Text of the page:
Wisconsin Attorney General Josh Kaul announced on Wednesday that money was reallocated to the Office of School Safety. Kaul speaks at a news conference in July 2023. (Erik Gunn | Wisconsin Examiner)
The Wisconsin Department of Justice has secured additional funding for the Office of School Safety (OSS) for the 2023-24 school year after Republican lawmakers decided not to increase the office’s funding in the state budget.
The OSS was facing the potential of dramatic cuts, after Republican lawmakers rejected calls to provide adequate funds in the 2023-25 state budget. However, the DOJ has reallocated $1,340,000 in American Rescue Plan Act (APRA) funds for the purpose of extending the operations of OSS, including its 24/7 hotline, critical incident response teams and threat assessment consultation.
“We’re committed to doing everything we can to keep our kids safe by preventing tragedy, and that’s exactly what these funds will help us continue to do,” Attorney General Josh Kaul said in a statement.
The office is currently supported by $1.8 million in ARPA funds, but that money is set to run out in December of 2023. Originally created in a 2018 law signed by Republican Gov. Scott Walker, the office was initially funded by more than $2 million in federal grant money.
The Wisconsin DOJ requested $2.2 million in state funds for the office in the biennial budget to maintain 16 school safety positions, including about 12 positions currently supported by federal money.
The budget passed by Republican lawmakers and signed by Gov. Tony Evers provided no increase in state funds for the office, leaving the department with just over $550,000 in state money and 3.8 positions. Republican leaders said they didn’t include additional funds because they were opposed to providing state money to initiatives that had been funded by one-time federal money.
The OSS works to promote safe school environments by providing K-12 schools with resources to improve security measures and train staff on handling traumatic events. Some of those resources include training related to crisis prevention and response, grants for safety enhancements, threat assessment training and mental health training and the Speak Up, Speak Out tipline — a place where students can anonymously report safety concerns.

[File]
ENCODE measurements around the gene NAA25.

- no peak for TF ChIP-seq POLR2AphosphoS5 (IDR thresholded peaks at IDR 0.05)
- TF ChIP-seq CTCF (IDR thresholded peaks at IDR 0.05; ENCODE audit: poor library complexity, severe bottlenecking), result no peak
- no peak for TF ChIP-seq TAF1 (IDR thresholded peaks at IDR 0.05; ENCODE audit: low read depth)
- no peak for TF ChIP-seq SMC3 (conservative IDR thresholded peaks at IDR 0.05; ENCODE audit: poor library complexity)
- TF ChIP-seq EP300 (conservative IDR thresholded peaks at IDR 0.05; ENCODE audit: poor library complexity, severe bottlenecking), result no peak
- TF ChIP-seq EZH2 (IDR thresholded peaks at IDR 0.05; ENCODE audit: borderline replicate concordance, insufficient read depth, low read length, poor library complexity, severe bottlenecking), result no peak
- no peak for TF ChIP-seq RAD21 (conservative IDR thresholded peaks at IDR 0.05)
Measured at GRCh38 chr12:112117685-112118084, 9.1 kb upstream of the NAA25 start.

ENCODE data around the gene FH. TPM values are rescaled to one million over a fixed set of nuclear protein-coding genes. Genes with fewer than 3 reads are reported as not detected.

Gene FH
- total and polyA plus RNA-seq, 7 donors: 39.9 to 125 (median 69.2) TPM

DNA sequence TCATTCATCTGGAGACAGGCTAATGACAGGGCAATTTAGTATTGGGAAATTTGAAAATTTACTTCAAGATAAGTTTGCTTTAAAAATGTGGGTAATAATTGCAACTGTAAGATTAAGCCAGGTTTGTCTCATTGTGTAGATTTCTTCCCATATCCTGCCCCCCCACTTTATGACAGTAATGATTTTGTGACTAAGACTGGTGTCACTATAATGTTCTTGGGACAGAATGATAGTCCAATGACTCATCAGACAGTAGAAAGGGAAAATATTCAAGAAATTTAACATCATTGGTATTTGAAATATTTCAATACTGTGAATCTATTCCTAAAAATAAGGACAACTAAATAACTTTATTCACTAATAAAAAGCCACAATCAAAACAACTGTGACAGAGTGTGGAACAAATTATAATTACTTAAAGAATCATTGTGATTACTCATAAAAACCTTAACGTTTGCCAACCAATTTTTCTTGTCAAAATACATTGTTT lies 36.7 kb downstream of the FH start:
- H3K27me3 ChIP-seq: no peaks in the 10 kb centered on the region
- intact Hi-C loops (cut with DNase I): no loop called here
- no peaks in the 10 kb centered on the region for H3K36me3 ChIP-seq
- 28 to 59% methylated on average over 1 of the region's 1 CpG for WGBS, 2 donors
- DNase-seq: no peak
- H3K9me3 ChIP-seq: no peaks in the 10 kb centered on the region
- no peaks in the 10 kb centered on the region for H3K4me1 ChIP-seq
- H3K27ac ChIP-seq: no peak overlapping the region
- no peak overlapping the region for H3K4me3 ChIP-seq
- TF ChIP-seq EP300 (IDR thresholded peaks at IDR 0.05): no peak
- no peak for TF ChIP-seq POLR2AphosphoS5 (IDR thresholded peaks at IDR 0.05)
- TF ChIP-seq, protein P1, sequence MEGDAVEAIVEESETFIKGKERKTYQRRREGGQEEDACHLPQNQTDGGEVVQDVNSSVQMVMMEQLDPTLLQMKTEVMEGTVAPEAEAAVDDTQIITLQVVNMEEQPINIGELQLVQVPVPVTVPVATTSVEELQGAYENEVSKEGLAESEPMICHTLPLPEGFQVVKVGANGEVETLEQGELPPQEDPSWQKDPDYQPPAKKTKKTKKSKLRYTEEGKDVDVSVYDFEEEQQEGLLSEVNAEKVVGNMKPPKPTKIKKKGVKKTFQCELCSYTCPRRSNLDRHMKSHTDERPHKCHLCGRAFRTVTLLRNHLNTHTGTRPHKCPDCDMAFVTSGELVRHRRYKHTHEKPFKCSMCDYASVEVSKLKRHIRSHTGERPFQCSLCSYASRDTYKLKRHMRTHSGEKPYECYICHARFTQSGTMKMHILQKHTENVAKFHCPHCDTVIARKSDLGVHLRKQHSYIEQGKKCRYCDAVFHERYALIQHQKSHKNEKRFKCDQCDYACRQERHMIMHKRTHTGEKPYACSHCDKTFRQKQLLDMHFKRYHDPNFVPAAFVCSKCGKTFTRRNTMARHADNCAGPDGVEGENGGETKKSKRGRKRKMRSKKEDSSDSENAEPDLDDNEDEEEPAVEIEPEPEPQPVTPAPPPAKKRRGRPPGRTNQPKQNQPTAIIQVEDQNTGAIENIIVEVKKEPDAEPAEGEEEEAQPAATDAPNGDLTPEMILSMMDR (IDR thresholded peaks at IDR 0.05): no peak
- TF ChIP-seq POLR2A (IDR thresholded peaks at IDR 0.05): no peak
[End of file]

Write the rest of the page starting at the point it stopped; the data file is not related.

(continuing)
The reallocated money was originally awarded for the purpose of outsourcing testing of certain types of evidence at the Wisconsin State Crime Laboratories, according to the statement. The agency couldn’t find vendors to test evidence, meaning the money wouldn’t be spent before the deadline for using ARPA funds.
Since the one-time money will fund the office temporarily, Kaul renewed his call for lawmakers to provide more state funding to the office.
“It remains essential, however, for the state legislature to take action in the current legislative session,” Kaul said. “We must not allow critical Office of School Safety programs to be gutted at the end of 2024.”
Wisconsin was left with a projected $4 billion budget surplus and about $1.8 billion in the state’s rainy day fund after Evers vetoed Republican proposed tax cuts. Evers has called on lawmakers to return in the fall to “finish” their work on the state budget, though his proposal has focused on workforce development initiatives, including child care. Republican lawmakers have dismissed Evers’ call to spend money in additional areas, saying they will instead work to try to pass more tax cuts.
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